It doesn’t happen often anymore, but in the past I have failed to achieve a lot of the goals I have set for myself simply because I elevate the goal itself to such mythic proportions that it begins to terrify me. The more mental weight we give to a task we’re trying to achieve, the more effort it will take to reach it.
I believe effort is overrated and innovation is undervalued.
Here’s an example: on June 3 of 2009 I wrote a quick piece about the Secret Service Snatch Test. I had read a book called Enter The Kettlebell and I wanted to pass the SSST as a benchmark. To prove, as it is put, “that I have the right to call myself a man.”
But back then, I ate the shtick up (still do, in some aspects) and became appropriately terrified of the snatch test. How could I not be? It was hard! Everyone knows that it is really hard to snatch a 24 kilo kettlebell 200 times in 10 minutes!
Except it isn’t. But I was in “full effort” mode. Blood and guts. I scoured the internet looking for programs and protocols to help me snatch better. I committed to grueling training sessions over and over, adding a few reps here and there.
I found a way to make it difficult because the book said it was supposed to be difficult.
What a waste of time and effort.
But I did it. I sweated and suffered so much that I finally got my 200 reps, and then what? I became a man! No, just kidding. What happened was that I quit trying for more. I quit trying for higher numbers, even though there were people hitting snatch numbers well above 250. But the book said 200 was a good benchmark, so that was that. I let myself stop.
That’s the example of me creating my own limitation. Maybe it works differently for you. Maybe I’m just crazy. Anyways, I don’t blame the book or the author (I’m still a big fan of Pavel Tsatsouline–he’s been very good to me), I blame me. I let an outside resource decide what I was capable of. What I should shoot for. What my potential should be.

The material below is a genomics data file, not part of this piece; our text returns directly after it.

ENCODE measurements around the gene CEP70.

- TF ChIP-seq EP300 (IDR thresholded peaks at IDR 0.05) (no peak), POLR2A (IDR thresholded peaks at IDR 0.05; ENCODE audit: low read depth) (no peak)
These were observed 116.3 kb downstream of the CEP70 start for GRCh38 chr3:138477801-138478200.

It is so easy to do this to ourselves. We look for standards to meet, when we might instead create our own standards and go much farther than was ever thought possible.
The Secret Service Snatch Test is not hard
I can now hit upwards of 230 any time I try, and I very rarely do snatches anymore. It is not difficult, because I have made it easy. I ignore the programs. I followed my own body and tested everything I did with my body’s own feedback.
Age and bodyweight will definitely make this test more challenging for some. But I have yet to see anyone who could not pass this test if they would just get it out of their head that it’s nearly impossible to do.
It is possible. So are so many of the things that we talk ourselves out of. There is no problem with dreaming big and tackling huge challenges, but I try to make sure that I am the one deciding what difficult means, not taking it on faith. It is so easy to abandon goals if they feel too difficult, but I realize more and more that few things are as difficult as I used to think.
Each new breakthrough someone has, whether it is in the strength world, the sciences, a wonderful book unlike the rest, or whatever else…occurs because someone vaults over someone else and gets better results.
For a time, however brief, they quit listening and try something their own way.
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